PUBLICATION: Journal of Urban Health
Bocquier, P., Beguy, D., Zulu, E.M., Muindi, K., Konseiga, A., & Y, Yé.
ABSTRACT Between 60% and 70% of Nairobi City’s population live in congested informal settlements, commonly referred to as slums, without proper access to sanitation, clean water, health care and other social services. Children in such areas are exposed to disproportionately high health hazards. This paper examines the impact of mother and child migration on the survival of more than 10,000 children in two of Nairobi’s informal settlements—Korogocho and Viwandani—between July 2003 and June 2007, using a two-stage semi-parametric proportional hazards (Cox) model that controls for attrition
and various factors that affect child survival. Results show that the slum-born have higher mortality than non-slum-born, an indication that delivery in the slums has long-term health consequences for children. Children born in the slums to women who were pregnant at the time of migration have the highest risk of dying. Given the high degree of circular migration, factors predisposing children born in the slums to recent migrant mothers to higher mortality should be better understood and addressed.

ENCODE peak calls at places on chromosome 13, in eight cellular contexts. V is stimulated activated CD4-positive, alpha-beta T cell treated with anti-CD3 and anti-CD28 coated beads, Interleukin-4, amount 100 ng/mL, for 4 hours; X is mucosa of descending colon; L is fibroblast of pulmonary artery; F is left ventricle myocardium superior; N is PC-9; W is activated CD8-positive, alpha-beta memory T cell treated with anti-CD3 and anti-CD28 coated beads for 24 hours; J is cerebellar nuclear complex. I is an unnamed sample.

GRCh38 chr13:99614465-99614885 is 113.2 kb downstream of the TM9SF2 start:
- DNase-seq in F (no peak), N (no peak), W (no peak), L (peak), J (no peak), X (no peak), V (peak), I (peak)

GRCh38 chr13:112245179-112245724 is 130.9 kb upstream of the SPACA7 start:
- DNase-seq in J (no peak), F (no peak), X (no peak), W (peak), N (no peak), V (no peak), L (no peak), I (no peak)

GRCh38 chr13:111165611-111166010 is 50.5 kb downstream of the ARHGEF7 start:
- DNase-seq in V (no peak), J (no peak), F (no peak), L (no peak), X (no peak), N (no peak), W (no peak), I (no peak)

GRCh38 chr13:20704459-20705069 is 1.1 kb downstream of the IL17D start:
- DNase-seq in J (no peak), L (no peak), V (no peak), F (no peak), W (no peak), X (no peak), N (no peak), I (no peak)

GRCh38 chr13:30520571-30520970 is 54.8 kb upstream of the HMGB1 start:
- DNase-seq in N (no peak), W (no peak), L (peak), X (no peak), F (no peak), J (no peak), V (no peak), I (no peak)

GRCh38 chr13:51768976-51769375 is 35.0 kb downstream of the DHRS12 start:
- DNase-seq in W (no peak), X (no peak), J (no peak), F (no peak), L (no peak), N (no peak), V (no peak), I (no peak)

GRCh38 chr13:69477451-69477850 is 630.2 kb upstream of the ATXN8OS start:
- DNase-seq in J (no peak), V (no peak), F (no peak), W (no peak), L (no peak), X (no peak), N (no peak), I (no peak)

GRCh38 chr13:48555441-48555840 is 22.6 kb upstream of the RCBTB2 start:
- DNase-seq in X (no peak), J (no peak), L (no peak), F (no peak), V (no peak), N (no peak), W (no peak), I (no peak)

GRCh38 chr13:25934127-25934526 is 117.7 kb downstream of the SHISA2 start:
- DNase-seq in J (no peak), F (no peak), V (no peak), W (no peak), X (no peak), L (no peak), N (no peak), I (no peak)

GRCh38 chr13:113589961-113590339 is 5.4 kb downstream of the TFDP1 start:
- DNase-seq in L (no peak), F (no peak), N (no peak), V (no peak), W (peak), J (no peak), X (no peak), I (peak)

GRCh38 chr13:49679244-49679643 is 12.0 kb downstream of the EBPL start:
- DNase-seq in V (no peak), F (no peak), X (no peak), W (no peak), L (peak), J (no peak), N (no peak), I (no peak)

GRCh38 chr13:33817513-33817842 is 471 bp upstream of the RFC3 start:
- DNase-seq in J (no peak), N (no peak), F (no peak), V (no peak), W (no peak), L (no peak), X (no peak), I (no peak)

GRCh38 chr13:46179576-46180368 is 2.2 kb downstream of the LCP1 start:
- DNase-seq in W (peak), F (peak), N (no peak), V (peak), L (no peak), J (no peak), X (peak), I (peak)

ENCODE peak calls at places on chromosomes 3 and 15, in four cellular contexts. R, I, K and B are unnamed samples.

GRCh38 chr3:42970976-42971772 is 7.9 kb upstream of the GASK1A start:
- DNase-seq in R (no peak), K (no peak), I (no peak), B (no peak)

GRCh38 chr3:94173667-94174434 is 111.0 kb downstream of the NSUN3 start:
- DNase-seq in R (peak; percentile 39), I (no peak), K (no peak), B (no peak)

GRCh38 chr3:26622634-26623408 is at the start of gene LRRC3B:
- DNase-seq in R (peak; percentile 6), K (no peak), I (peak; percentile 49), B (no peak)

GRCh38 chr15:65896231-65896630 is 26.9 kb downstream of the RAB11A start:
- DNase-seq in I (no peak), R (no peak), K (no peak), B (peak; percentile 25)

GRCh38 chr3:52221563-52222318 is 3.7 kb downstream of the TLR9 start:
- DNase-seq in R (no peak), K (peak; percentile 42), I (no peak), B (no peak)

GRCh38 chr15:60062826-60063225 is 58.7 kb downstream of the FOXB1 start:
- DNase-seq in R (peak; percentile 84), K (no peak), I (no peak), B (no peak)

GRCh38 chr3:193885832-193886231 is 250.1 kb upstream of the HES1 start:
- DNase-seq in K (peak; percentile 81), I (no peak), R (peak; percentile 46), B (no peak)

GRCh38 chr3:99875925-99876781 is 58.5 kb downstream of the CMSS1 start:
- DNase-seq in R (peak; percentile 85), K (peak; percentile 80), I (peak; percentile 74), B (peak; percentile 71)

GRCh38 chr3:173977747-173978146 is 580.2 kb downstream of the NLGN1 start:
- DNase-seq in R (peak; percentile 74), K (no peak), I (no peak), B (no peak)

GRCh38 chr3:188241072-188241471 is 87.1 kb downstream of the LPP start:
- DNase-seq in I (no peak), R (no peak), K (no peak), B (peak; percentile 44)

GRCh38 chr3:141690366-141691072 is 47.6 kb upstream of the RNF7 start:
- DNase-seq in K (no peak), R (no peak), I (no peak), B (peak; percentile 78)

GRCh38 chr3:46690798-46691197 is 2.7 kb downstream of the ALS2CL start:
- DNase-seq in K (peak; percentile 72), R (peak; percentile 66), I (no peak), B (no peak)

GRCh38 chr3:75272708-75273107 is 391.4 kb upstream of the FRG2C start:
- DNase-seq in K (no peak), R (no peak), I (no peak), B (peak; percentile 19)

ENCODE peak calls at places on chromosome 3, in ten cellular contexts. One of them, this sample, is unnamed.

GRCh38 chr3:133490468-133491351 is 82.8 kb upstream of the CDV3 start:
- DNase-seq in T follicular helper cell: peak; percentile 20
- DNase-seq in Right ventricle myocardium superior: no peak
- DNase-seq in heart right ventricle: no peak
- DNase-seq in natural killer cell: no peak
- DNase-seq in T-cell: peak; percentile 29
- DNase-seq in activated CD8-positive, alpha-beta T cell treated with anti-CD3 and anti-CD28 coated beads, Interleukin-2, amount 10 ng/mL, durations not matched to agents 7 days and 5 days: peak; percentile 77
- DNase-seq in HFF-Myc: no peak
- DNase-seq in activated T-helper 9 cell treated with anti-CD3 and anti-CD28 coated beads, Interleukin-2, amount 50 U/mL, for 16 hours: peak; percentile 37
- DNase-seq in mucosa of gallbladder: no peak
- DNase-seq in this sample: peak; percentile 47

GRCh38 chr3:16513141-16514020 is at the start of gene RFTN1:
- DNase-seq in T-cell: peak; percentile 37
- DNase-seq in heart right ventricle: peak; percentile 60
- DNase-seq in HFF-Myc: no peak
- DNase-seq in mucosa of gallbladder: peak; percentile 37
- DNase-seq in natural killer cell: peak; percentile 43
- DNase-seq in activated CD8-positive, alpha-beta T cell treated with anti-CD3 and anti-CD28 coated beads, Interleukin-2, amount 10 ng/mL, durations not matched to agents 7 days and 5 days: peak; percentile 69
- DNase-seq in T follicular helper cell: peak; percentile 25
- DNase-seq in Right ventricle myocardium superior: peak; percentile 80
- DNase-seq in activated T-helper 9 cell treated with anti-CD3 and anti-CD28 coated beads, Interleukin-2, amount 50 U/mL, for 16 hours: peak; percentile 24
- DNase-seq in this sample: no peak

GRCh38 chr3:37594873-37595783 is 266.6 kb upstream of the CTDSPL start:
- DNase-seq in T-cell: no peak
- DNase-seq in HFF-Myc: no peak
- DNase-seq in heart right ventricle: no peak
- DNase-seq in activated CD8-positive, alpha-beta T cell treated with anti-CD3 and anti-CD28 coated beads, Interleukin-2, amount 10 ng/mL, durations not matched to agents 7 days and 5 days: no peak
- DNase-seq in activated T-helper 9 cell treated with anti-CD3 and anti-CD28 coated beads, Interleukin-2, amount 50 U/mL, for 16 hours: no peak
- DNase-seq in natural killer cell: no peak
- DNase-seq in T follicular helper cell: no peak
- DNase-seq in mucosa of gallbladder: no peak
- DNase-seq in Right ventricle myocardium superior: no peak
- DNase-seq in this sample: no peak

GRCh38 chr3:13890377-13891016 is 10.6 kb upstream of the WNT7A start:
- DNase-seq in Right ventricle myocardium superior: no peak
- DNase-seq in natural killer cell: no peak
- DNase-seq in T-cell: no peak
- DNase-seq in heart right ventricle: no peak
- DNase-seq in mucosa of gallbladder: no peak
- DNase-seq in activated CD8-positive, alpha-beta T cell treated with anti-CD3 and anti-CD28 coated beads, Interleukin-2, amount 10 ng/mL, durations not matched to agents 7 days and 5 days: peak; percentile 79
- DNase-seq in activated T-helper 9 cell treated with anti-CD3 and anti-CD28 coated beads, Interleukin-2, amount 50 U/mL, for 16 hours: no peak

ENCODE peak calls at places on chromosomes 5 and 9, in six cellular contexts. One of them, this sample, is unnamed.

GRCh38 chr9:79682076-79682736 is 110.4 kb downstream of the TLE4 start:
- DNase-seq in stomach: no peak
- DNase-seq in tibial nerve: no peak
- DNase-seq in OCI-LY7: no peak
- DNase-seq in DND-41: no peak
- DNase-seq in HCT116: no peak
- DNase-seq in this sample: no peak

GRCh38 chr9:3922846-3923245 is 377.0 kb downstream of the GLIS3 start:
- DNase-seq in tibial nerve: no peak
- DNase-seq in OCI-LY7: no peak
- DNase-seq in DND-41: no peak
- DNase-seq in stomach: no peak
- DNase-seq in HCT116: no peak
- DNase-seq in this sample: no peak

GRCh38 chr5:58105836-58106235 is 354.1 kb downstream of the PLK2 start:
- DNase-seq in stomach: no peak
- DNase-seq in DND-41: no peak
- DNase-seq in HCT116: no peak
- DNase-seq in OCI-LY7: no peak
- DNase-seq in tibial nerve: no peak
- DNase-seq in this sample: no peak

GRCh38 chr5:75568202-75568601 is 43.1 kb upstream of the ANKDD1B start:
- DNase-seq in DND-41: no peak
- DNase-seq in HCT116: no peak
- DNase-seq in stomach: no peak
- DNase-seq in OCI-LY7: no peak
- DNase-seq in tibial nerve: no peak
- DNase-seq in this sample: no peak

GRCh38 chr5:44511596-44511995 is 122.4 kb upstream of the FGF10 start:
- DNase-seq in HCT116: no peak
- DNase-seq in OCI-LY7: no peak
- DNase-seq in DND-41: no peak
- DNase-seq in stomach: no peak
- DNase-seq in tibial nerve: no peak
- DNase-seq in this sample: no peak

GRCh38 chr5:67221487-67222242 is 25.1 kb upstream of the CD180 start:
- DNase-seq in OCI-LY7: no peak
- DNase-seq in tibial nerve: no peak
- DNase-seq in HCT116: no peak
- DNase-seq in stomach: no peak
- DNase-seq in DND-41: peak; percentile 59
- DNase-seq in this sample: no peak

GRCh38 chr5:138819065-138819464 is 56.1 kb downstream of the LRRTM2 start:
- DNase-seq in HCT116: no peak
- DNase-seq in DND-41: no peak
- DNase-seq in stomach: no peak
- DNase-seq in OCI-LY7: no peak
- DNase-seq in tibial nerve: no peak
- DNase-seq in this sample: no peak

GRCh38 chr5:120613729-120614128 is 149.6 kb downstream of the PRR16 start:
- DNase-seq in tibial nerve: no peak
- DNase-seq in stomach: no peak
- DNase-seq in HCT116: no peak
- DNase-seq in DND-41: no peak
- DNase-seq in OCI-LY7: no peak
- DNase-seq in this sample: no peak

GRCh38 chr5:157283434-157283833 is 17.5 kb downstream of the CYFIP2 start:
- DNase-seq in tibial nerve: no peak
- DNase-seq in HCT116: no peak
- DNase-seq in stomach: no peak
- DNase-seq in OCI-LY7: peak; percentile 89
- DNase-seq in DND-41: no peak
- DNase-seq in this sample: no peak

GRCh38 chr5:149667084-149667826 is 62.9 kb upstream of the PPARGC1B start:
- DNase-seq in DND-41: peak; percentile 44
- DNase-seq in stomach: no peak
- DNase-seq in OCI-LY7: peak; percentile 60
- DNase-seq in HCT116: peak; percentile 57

Donatien is Head of Statistics and Surveys Unit. He holds a PhD in Demography (2007) from University Paris, France, a Master of Arts degree (2003) in Demography from University Paris, France, and a Bachelor of...
Kanyiva works under the Urbanization and Wellbeing research program. She is currently working on the Urban Risk project, Air Pollution studies as well as the Fecal Waste Management project. She holds a Master of Science degree in Field...